be both a class and a national question, and suggests clearly that national
questions are alien to and outside of and counterposed to the class
struggle. Amazing what you can do if you imagine that words can decree facts
other than themselves.

Another - striking an even sharper note of administrative command -- note
that became
increasingly the heart of party thinking and life in the years of sharp
decline and decay: "The national question is subordinate to the class
struggle."  If the national question is part of the class struggle then its
subordination to the class struggle cannot be absolute.  There can be
circumstances  -- and there are many in fact - where other manifestations of
the class struggle can be subordinated to the national question.  But the
formulation makes the national question subordinate to any and all
manifestations of the "real" class struggle which is conceived - at least
for the purpose of subordination - as excluding the national question.

The national question was actually not subordinated to the class struggle
through the use of such winged formulas,  nor was the world made new bythe
party went into industry. (I separate the issue of this methodology from
whether there was a political basis for a turn toward industry based on more
modest perspectives, and carried out determinedly in that spirit.  I think
there was and is.) 
Contrary to  the hopes of centralizers and homogenizers, the "line" of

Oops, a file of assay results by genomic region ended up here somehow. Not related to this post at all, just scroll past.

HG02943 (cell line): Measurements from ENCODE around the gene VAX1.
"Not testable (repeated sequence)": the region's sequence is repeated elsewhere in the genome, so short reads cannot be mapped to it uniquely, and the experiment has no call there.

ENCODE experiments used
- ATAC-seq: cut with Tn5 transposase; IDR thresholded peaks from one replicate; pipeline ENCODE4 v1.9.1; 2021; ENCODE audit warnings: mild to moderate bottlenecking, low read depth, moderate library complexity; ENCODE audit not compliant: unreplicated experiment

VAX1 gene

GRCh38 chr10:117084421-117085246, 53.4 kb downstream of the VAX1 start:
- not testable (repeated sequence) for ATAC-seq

groups of the size and breadth of the SWP has neither voice nor vote in the
actual class
struggle, including the national struggle.  


Those who issued  such imperious  commands
for "subordination" merely cut themselves off from the processes they
opposed, partly to their own relief, of course.  In the SWP, the formulas
served the need of a small caste of professional "leaders" to resist "alien
pressures" to function in other than an administrative and ultimately
bureaucratic manner in politics..


Joaquin goes off the track in seeming to suggest in attempting to include
the Socialist Workers Partty as an example of the  the pamphlet's
"continuing acceptance" as a central theoretical document on the national
question for our time.  Urging someone to read something or even including
it in a class series syllabus is not the same as endorsing it
unconditionally, as he suggests.   

Trotsky was increasingly critical of this pamphlet in his later years,
including in his flawed (and never completed or edited and translated by
reliable people) biography of Stalin. No one in the party ever urged me to
read Stalin's pamphlet or suggested it was authoritative for today, and it
was never the subject of classes in any branch I belonged to. And I was
pretty close to the party from 1961 (around the Robert Williams case and the
civil rights movement --  like the party, though on my own initiative,  I
supported both the civil rights movement and the Black nationalist  trend)..

I finally read Stalin's pamphlet because I realized, because of my interest
in the Black question in the United States, that I was duty bound to do so.
And I had some of the same criticisms as Joaquin, based on both my
experiences and the material produced by revolutionary Marxists of the
Leninist persuasion (including Trotsky) since then.

I also admit to the offense, if I recall correctly, of including it once in
a class syllabus on the national question when I was in the National
Education Department in the 1975-78 period.  However, I  made certain to
place it in a framework which made it clear that it had been supplanted as